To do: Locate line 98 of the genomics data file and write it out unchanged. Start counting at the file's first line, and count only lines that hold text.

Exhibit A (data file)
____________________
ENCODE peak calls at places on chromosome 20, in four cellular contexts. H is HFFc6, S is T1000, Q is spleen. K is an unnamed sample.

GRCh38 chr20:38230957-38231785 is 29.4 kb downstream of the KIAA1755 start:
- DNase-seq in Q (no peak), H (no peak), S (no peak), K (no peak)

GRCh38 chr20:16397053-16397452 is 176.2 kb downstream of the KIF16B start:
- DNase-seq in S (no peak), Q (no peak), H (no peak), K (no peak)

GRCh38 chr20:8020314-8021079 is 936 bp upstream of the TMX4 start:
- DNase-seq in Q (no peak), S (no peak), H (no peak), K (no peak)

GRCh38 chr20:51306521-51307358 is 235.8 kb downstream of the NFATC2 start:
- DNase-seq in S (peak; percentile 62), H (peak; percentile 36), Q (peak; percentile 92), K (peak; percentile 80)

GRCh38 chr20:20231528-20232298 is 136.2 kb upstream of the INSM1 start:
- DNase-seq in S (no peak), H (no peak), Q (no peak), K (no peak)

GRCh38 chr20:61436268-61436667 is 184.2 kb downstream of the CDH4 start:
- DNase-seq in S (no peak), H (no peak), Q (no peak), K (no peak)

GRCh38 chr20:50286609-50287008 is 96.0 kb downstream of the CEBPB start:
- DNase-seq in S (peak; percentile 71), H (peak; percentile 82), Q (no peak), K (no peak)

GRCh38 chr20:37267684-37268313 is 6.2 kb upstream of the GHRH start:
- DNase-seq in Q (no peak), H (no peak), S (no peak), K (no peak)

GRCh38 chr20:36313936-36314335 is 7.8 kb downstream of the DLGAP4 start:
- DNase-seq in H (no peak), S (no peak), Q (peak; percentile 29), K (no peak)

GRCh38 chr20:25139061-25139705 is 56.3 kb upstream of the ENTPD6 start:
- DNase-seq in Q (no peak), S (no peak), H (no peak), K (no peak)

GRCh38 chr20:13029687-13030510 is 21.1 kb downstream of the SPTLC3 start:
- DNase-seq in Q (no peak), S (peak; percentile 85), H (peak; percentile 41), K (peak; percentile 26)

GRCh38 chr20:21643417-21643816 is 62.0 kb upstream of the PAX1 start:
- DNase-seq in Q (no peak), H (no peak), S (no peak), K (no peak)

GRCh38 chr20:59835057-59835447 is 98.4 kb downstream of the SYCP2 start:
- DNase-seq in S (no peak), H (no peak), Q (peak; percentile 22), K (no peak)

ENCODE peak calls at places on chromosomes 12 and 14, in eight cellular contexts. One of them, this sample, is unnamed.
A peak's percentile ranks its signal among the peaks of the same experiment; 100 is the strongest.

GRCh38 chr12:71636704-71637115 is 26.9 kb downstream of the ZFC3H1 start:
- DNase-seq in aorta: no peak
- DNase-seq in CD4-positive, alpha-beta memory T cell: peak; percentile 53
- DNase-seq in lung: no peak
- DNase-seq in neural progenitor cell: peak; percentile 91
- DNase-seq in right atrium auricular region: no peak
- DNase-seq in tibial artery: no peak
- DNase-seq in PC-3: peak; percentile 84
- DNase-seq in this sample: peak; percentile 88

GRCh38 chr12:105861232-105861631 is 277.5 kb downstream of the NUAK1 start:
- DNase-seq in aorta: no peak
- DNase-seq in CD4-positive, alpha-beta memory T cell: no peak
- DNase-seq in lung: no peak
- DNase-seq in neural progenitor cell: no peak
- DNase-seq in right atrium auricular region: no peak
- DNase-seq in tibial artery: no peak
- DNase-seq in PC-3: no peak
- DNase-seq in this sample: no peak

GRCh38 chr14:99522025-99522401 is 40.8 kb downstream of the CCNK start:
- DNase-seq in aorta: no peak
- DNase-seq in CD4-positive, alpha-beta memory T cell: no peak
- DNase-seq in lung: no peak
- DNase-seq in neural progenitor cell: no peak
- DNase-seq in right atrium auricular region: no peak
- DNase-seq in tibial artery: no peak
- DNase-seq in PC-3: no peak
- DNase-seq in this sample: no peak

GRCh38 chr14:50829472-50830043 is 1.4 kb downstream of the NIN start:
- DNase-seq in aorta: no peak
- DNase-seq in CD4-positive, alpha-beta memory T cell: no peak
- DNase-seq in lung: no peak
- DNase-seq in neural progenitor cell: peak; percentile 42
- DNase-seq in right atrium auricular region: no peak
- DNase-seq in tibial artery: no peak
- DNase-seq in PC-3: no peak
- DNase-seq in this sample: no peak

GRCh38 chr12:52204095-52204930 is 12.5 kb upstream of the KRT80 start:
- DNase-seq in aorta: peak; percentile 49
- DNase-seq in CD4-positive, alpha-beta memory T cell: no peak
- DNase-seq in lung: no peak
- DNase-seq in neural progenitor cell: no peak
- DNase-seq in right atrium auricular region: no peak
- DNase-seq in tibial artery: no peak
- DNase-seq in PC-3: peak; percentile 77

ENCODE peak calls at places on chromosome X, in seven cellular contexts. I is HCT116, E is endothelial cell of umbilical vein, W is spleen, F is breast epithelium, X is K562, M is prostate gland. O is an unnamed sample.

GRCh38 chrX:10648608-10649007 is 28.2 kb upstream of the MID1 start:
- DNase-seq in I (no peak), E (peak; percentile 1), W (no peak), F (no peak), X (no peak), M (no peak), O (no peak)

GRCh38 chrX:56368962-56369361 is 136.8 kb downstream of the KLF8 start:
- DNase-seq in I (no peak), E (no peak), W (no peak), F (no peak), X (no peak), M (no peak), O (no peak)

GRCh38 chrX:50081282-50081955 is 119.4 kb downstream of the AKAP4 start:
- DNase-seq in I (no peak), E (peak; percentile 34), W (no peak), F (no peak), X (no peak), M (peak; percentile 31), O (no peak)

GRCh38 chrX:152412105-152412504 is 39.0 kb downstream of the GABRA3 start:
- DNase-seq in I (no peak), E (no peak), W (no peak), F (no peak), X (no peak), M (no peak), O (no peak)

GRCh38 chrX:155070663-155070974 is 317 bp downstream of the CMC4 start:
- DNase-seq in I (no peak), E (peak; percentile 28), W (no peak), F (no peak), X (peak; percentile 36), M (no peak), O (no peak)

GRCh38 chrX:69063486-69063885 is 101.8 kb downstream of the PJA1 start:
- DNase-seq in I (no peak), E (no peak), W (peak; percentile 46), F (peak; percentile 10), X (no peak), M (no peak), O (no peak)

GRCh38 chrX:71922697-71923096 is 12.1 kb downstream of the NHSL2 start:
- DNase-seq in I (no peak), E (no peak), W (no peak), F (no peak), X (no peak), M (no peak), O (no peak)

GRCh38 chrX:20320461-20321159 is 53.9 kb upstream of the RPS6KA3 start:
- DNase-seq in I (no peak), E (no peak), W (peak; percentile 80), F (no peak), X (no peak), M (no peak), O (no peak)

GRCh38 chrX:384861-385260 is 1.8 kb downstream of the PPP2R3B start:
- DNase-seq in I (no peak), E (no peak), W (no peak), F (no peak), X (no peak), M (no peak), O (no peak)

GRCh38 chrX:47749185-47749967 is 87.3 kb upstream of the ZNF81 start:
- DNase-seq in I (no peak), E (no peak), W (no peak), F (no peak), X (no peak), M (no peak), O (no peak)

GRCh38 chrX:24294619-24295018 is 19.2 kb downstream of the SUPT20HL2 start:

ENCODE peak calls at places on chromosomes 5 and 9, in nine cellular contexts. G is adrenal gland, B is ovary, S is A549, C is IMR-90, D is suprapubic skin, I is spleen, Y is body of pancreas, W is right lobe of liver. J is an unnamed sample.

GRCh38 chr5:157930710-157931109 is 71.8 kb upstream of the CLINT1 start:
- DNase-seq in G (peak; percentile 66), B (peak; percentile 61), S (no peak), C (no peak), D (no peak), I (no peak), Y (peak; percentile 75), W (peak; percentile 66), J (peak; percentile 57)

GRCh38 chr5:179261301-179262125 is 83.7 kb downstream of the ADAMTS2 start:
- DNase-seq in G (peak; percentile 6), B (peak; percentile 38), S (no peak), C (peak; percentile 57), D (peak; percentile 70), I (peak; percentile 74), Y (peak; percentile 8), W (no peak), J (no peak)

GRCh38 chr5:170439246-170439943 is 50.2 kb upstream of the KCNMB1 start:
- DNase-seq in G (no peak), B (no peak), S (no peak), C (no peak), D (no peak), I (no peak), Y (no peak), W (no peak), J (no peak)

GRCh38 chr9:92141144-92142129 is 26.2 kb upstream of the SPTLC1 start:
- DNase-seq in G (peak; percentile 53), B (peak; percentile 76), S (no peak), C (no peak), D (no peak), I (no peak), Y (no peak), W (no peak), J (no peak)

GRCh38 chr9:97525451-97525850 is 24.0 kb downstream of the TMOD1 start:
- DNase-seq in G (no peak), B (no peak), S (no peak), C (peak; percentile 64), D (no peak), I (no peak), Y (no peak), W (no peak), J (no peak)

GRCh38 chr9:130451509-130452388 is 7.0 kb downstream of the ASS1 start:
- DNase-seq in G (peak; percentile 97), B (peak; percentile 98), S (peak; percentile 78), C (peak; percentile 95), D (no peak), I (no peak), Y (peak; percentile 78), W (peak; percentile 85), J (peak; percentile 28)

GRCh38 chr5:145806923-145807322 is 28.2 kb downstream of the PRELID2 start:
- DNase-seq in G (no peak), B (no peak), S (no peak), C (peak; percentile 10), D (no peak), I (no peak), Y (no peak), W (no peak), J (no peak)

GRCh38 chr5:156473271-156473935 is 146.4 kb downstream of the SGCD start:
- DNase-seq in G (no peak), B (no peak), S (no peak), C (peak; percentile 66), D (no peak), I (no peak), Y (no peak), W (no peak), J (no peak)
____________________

- DNase-seq in G (peak; percentile 66), B (peak; percentile 61), S (no peak), C (no peak), D (no peak), I (no peak), Y (peak; percentile 75), W (peak; percentile 66), J (peak; percentile 57)